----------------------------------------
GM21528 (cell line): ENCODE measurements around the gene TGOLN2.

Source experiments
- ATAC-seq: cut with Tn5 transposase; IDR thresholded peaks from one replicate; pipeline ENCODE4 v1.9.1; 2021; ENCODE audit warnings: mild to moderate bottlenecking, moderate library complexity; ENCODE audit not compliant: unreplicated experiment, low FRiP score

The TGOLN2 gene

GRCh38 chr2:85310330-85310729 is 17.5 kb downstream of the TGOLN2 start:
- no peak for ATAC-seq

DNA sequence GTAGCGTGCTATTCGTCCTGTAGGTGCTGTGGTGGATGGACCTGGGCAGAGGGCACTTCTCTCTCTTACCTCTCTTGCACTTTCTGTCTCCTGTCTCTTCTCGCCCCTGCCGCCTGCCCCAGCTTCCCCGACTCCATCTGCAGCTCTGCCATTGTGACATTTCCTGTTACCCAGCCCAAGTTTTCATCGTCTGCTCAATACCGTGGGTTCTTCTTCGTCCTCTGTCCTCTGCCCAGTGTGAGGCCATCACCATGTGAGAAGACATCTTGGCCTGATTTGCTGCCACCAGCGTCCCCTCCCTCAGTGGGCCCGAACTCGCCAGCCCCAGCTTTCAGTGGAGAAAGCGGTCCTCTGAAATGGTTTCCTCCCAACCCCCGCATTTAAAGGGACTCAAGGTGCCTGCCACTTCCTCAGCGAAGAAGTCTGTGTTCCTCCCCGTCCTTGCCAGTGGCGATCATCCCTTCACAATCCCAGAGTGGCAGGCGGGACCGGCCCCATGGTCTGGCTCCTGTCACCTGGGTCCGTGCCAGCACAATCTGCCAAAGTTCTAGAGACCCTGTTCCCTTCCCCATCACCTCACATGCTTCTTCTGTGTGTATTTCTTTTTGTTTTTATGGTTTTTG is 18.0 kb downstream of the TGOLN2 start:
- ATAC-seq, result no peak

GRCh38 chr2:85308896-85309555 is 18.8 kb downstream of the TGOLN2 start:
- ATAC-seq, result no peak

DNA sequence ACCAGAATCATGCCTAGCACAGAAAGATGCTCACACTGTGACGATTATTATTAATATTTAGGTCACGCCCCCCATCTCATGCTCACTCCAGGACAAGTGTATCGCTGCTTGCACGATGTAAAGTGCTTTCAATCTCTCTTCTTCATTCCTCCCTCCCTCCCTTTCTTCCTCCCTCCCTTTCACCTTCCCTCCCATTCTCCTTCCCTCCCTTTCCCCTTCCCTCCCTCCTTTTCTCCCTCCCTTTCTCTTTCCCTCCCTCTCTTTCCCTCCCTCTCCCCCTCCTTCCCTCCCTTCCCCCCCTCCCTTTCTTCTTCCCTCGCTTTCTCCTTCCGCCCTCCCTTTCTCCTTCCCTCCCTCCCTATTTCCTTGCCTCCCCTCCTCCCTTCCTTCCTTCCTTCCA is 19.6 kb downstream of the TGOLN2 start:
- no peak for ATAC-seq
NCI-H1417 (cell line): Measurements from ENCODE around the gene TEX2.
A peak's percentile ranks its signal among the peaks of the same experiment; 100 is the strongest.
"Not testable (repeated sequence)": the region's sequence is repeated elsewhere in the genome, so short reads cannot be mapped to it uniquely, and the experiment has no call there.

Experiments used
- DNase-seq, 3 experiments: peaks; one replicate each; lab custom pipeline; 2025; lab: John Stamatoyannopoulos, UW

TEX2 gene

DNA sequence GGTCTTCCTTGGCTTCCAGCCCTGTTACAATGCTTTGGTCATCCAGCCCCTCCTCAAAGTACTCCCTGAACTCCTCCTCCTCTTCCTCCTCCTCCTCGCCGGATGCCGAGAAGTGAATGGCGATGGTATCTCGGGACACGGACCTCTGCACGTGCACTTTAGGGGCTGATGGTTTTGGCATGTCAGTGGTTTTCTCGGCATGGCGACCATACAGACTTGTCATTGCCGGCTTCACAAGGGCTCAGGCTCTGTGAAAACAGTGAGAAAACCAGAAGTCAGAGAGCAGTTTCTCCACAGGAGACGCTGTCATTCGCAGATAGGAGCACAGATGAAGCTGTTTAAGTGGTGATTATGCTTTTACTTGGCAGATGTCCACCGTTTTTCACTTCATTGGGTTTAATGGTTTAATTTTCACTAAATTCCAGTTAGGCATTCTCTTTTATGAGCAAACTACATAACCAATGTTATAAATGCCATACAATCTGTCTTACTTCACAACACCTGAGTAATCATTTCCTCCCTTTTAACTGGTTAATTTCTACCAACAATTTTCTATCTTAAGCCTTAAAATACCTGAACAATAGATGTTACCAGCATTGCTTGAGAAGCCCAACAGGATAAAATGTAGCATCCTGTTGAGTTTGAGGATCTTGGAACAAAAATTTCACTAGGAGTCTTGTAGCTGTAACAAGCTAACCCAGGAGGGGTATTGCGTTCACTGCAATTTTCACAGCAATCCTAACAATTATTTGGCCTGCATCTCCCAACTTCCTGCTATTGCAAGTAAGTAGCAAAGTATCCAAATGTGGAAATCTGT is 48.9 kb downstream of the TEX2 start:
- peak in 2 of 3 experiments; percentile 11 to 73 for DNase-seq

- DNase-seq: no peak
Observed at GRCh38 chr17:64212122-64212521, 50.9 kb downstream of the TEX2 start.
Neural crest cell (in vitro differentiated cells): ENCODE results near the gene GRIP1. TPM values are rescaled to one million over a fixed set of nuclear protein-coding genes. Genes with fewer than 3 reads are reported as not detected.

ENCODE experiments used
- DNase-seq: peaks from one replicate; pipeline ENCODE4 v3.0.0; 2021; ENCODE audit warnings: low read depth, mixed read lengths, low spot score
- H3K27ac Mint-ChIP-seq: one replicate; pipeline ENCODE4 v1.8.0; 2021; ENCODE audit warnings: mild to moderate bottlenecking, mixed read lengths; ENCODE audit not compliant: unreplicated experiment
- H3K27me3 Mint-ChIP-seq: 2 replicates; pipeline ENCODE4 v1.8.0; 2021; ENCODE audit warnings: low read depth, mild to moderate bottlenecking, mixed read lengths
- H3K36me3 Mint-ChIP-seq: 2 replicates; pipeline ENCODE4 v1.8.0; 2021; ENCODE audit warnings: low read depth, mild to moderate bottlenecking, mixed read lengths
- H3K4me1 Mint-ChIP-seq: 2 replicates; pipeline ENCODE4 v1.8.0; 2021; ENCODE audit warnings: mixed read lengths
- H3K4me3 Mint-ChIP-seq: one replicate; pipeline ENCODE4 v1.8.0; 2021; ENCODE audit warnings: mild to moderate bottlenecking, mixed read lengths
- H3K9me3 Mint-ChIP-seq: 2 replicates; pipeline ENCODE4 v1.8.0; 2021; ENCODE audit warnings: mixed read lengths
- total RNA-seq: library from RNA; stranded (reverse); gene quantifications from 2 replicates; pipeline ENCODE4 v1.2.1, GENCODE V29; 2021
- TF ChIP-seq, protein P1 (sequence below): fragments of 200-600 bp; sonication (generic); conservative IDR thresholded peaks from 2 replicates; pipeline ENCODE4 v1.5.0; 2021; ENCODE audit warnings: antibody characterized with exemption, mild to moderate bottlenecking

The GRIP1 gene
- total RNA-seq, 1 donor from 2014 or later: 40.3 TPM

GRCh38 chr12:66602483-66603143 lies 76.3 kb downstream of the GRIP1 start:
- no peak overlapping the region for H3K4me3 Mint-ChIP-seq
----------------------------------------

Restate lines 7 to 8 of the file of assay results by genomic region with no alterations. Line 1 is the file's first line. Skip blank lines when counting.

DNA sequence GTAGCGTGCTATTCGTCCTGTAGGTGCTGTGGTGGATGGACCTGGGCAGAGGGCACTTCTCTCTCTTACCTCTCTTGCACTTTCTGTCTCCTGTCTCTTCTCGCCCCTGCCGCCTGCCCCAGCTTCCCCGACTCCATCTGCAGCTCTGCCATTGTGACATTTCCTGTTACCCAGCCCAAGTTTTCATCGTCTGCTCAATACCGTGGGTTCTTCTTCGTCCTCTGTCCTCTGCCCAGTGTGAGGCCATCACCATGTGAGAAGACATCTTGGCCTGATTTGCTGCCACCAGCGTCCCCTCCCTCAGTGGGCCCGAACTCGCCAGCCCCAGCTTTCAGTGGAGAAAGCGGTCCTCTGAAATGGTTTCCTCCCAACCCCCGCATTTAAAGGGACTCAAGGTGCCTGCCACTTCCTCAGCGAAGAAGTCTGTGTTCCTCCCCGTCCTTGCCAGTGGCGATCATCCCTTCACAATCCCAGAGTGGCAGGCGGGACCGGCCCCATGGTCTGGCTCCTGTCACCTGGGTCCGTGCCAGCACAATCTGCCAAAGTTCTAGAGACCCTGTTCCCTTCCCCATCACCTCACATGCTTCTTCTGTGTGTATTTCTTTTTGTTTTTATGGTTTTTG is 18.0 kb downstream of the TGOLN2 start:
- ATAC-seq, result no peak